Charter upgraded back to ‘buy’ following corporate tax bonanza

graph with stacks of coins
Charter was downgraded to "neutral" last February, at the start of a rollercoaster year for MSOs. (Image: Ken Teegardin / CC BY-SA 2.0)

Charter Communications has been returned to a “buy” rating by investment research firm MoffettNathanson, primarily due to benefits predicted from the Republican-led corporate tax rollback.

“Charter isn’t a significant cash taxpayer at the moment, and their interest burden will, for a time, exceed deductibility limits. But it would be a mistake to suggest that tax reform shouldn’t significantly benefit Charter’s valuation,” wrote analyst Craig Moffett in a note to investors this morning.

The firm downgraded the MSO to neutral last February, when speculation that Verizon might be the No. 2 cable operator in the U.S. sent Charter's share prices souring way past what MoffettNathanson felt was a true valuation. 

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What the firm believed was a correction occurred in September, when Comcast signaled that third-quarter growth rates would fall short of analyst expectations. That revelation not only resulted in sell-offs of Comcast, but the broader cable sector in general. 

“Charter’s shares fell back with Comcast’s… but from a starting point that included so much M&A speculation that, even after the sell-off, Charter’s shares were still trading well above where they had started, while Comcast’s were some 20% lower,” Moffett explained. 

The final piece of the puzzle, the analyst added, fell in last month with passage of a Republican-led bill that rolled back the corporate tax rate into the low 20% range.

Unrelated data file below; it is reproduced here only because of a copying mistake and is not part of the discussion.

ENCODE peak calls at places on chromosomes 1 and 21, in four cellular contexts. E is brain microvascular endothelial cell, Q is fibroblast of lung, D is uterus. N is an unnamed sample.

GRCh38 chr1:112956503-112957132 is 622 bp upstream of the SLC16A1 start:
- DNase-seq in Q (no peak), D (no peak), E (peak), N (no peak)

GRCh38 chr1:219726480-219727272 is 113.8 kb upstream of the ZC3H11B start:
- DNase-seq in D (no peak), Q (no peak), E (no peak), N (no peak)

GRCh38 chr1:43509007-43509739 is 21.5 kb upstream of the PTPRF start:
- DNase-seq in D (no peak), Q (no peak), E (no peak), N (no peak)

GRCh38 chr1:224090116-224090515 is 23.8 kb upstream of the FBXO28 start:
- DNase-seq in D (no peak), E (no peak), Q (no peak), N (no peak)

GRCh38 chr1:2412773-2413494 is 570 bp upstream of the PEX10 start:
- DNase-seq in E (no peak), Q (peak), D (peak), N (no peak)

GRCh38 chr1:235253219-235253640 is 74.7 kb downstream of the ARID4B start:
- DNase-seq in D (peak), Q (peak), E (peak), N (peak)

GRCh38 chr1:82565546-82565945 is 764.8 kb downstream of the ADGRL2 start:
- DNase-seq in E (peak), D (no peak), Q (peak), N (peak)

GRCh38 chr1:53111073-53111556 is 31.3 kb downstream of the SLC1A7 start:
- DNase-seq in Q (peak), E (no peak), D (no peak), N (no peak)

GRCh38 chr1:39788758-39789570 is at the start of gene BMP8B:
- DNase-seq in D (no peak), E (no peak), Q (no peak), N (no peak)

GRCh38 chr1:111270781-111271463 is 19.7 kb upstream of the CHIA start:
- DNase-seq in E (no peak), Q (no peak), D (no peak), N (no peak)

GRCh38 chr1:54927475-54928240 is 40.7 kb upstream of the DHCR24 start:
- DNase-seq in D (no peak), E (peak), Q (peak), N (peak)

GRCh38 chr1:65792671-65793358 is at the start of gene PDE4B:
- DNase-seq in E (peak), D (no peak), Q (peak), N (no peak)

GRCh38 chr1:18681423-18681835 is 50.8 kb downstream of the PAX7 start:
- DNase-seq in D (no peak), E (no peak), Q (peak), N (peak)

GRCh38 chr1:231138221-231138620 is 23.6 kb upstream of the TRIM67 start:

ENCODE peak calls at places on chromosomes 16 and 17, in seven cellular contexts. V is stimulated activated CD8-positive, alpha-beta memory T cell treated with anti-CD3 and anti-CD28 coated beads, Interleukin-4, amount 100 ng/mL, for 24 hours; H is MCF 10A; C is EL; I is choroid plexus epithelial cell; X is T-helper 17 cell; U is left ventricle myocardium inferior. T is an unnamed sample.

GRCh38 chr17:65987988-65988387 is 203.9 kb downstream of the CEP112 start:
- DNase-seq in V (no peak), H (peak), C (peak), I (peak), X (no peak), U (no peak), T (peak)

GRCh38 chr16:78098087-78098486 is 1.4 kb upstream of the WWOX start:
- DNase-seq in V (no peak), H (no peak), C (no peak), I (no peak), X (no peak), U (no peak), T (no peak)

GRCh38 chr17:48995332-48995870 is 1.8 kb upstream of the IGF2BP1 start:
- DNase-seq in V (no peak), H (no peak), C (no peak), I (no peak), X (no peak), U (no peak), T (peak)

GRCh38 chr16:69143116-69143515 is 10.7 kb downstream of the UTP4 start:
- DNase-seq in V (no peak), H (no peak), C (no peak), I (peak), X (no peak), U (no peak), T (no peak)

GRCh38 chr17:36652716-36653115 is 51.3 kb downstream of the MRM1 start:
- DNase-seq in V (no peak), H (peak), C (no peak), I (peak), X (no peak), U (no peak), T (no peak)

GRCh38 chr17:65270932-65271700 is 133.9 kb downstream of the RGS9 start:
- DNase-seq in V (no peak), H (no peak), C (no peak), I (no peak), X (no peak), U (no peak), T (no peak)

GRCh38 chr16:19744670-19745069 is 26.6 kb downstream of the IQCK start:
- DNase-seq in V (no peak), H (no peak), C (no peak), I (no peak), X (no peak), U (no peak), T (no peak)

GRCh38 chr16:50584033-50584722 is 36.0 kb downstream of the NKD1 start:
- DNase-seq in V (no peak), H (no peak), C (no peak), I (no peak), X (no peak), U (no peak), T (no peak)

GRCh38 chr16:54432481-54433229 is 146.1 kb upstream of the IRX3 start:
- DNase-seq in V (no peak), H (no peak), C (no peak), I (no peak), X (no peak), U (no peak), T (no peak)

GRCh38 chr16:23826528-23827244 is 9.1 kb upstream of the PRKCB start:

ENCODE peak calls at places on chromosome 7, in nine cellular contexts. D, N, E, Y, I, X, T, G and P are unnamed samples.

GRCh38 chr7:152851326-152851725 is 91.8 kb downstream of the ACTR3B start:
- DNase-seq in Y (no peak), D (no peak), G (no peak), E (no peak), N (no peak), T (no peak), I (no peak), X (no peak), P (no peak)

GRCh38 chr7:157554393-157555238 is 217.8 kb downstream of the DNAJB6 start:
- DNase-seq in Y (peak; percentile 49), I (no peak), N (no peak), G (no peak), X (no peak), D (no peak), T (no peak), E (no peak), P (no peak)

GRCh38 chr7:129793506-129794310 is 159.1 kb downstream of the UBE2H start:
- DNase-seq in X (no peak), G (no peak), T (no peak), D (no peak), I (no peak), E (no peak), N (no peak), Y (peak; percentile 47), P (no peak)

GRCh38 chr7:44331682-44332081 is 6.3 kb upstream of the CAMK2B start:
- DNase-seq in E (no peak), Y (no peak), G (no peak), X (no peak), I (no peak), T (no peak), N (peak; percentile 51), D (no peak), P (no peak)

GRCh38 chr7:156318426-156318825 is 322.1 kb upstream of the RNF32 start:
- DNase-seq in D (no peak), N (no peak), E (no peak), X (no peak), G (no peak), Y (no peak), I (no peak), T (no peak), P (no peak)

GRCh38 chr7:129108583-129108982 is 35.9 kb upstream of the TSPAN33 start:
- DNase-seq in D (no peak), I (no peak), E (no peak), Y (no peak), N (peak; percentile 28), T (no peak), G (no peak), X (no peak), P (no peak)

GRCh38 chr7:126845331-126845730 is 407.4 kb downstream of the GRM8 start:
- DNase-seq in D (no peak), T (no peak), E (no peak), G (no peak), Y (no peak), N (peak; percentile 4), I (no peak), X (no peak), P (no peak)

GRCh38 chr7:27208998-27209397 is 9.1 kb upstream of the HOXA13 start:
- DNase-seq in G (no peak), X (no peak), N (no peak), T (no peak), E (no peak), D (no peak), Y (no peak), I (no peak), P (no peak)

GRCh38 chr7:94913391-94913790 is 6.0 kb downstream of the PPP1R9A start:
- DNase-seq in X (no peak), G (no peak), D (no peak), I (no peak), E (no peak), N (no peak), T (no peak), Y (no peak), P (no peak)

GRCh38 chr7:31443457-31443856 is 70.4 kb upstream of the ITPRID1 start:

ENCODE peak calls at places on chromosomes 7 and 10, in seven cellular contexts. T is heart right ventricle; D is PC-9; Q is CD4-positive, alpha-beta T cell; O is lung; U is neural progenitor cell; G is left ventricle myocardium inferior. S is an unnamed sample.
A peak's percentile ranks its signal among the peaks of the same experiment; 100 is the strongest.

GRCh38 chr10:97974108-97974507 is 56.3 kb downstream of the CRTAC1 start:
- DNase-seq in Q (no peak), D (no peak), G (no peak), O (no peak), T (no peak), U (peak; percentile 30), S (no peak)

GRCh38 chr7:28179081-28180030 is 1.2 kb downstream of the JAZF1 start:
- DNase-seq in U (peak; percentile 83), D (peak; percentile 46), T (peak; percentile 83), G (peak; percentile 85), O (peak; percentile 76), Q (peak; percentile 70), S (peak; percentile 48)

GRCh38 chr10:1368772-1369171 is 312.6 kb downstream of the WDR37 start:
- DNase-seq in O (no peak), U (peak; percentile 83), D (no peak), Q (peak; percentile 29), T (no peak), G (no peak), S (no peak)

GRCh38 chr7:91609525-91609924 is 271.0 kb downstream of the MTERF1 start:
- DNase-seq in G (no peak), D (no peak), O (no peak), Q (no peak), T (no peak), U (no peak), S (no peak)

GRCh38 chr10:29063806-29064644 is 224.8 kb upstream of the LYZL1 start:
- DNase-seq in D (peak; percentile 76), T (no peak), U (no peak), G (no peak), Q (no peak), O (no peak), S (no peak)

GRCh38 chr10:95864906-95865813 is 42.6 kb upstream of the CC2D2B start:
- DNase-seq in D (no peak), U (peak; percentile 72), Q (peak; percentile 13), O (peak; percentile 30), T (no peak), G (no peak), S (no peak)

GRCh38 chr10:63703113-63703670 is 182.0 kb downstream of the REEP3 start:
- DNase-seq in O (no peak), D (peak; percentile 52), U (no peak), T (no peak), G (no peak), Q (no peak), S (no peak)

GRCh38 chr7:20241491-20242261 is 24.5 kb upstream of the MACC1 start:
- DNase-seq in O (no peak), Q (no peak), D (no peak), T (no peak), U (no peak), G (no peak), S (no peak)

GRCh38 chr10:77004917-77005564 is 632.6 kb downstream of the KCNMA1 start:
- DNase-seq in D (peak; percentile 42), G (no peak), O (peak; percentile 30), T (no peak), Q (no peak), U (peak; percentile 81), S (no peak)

It’s not as if Charter and the rest of the cable industry don’t have their challenges. 

“Yes, the fundamental issues that beset the cable sector over the last four months of 2017—competition from OTT video, a slowing broadband market, and fears of competition from 5G wireless—are all still there (even if some of these, particularly the threat from 5G wireless, have arguably lessoned, as investors have learned more about millimeter wave technology)," the research firm said.

Meanwhile, MoffettNathanson said—probably wisely—that it will leave it to others to “debate as to whether tax reform will stimulate U.S. GDP growth, job growth, capital investment, and/or wage inflation.

“What tax reform will do,” Moffett added, “is make companies more valuable by allowing them to keep more of the cash they generate. That will be particularly in the case in industries where the benefit of tax reform (keeping more of the cash on generates) is less likely to be competed away in the form of consumer price discounts, promotions or higher input costs. Cable would seem to fit this description more than most.”